... exceptional ... Ehrenreich is a bold choreographer, skipping from black holes and Mayan myths to the 'breathtaking racism' of Hegel and mystic wheels in the stories of Borges ... compelling stories ... The world is written, Ehrenreich shows, but we need to find the language to fully decipher its wonders and our place within them.
Ben Ehrenreich’s new book, Desert Notebooks: A Road Map for the End of Time, is no doubt lively and expansive ... To describe it results in a hodgepodge of terms, since it has a magpie’s sensibility, collecting everything from the suppressed origins of the goddess Athena to the death of Walter Benjamin ... Ehrenreich is at his most compelling when he links historiographical arguments like these with the specific histories of his own desert setting ... If all of this sounds ambitiously far-flung, it is. Ehrenreich’s conversational tone belies the real demands he makes of the reader. As it proceeds, his text hops around through space and time, employing a weaver’s technique that asks us to track many things simultaneously, each in turn receiving its brief moment in the spotlight before the book abruptly puts it back down ... It’s a familiar essayistic method, lyrical, clever, and often satisfying. Ehrenreich deploys it well, and many readers will be perfectly well-equipped to manage it ... It’s as though Ehrenreich thinks the rest of us—his readers—aren’t already involved in our own relationships with the horrors of our time, aren’t already grappling with our own dread ... Since Ehrenreich himself raises the meta-question of what writing is good for, it seems fair to ask what this writing is good for. What effect does it have in the world? The answer for this reader, at least, is that it prompted a mini-cycle of apocalyptic dread (since Ehrenreich is nothing if not a forceful stylist) followed by inurement ... During pandemic times especially—when we’re all doing our best to maintain our humanity and sanity—Desert Notebooks may not be the friend we need.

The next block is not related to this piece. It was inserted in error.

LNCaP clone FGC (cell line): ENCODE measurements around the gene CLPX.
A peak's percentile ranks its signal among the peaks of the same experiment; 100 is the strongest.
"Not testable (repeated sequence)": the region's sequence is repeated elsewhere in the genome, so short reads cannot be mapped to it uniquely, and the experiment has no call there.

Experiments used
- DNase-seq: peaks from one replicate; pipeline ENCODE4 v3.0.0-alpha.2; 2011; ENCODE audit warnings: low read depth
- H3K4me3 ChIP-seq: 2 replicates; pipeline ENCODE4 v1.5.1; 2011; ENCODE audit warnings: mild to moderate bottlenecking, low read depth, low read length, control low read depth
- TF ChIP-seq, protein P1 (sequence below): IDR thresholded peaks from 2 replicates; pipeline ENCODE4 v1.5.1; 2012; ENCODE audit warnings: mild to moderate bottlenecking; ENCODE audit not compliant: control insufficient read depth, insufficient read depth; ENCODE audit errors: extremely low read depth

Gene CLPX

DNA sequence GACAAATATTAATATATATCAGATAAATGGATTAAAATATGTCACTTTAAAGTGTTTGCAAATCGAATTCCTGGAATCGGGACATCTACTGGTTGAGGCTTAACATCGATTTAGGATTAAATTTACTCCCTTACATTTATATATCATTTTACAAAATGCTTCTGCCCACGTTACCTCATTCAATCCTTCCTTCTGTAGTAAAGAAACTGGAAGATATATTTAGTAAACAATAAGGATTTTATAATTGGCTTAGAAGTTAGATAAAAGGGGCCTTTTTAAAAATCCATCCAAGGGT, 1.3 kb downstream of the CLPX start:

... a thoughtful, often stirring, meditation on nature, myth, philosophy, politics, and time from the vantage of two starkly different desert environments: the 'surging beauty' of Joshua Tree National Park and the assaulting seediness of Las Vegas ... Along with a lyrical, freshly observed record of exploration, the author puts forth a manifesto against the prevalent, and destructive, notion of time—'the one that rules most of our lives and how we live them,' that insists on history as a linear progression exalting white Europeans, and that depends on 'the illusion of eternal, self-sustaining growth' to justify the exploitation of peoples and environments. He draws on astronomy, archaeology, anthropology, and ethnography as well as Greek, Roman, Mayan, and various Indigenous people’s mythologies ... Ehrenreich cites abundant literary and philosophical sources, including Borges, Beckett, Hegel, Rousseau, and Walter Benjamin, to create a rich tapestry of ideas that cohere into 'an audit, a foreclosure, a notice to appear,' and a declaration of 'the all-but-lost art of speaking truth to power' ... Well-informed and -rendered, passionate reflections on humanity's prospects.